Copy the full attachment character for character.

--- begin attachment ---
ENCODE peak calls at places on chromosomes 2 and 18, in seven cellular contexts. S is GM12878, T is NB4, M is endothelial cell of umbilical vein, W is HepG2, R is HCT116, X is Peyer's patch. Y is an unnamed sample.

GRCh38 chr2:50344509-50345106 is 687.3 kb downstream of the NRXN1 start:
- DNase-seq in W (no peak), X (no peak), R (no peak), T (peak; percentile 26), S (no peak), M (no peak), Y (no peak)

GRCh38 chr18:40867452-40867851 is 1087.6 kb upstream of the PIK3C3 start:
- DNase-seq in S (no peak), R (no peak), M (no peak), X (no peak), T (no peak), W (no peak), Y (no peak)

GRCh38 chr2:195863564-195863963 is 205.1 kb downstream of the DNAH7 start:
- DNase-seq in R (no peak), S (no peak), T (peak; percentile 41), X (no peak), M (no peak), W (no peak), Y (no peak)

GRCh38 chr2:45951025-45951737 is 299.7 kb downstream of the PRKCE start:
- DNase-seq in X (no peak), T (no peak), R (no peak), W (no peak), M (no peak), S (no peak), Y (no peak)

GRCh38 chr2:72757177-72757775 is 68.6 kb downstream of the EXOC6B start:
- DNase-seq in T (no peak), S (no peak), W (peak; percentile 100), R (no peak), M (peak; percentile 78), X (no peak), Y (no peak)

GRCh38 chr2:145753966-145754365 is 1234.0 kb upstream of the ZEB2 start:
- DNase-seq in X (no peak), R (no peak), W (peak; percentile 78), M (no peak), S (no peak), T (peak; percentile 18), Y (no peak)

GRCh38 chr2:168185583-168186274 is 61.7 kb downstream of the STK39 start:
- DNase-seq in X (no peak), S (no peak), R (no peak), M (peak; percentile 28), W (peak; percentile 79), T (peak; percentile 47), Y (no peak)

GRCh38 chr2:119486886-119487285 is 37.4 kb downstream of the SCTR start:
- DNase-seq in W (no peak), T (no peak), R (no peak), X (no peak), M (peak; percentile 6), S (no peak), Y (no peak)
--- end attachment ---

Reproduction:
ENCODE peak calls at places on chromosomes 2 and 18, in seven cellular contexts. S is GM12878, T is NB4, M is endothelial cell of umbilical vein, W is HepG2, R is HCT116, X is Peyer's patch. Y is an unnamed sample.

GRCh38 chr2:50344509-50345106 is 687.3 kb downstream of the NRXN1 start:
- DNase-seq in W (no peak), X (no peak), R (no peak), T (peak; percentile 26), S (no peak), M (no peak), Y (no peak)

GRCh38 chr18:40867452-40867851 is 1087.6 kb upstream of the PIK3C3 start:
- DNase-seq in S (no peak), R (no peak), M (no peak), X (no peak), T (no peak), W (no peak), Y (no peak)

GRCh38 chr2:195863564-195863963 is 205.1 kb downstream of the DNAH7 start:
- DNase-seq in R (no peak), S (no peak), T (peak; percentile 41), X (no peak), M (no peak), W (no peak), Y (no peak)

GRCh38 chr2:45951025-45951737 is 299.7 kb downstream of the PRKCE start:
- DNase-seq in X (no peak), T (no peak), R (no peak), W (no peak), M (no peak), S (no peak), Y (no peak)

GRCh38 chr2:72757177-72757775 is 68.6 kb downstream of the EXOC6B start:
- DNase-seq in T (no peak), S (no peak), W (peak; percentile 100), R (no peak), M (peak; percentile 78), X (no peak), Y (no peak)

GRCh38 chr2:145753966-145754365 is 1234.0 kb upstream of the ZEB2 start:
- DNase-seq in X (no peak), R (no peak), W (peak; percentile 78), M (no peak), S (no peak), T (peak; percentile 18), Y (no peak)

GRCh38 chr2:168185583-168186274 is 61.7 kb downstream of the STK39 start:
- DNase-seq in X (no peak), S (no peak), R (no peak), M (peak; percentile 28), W (peak; percentile 79), T (peak; percentile 47), Y (no peak)

GRCh38 chr2:119486886-119487285 is 37.4 kb downstream of the SCTR start:
- DNase-seq in W (no peak), T (no peak), R (no peak), X (no peak), M (peak; percentile 6), S (no peak), Y (no peak)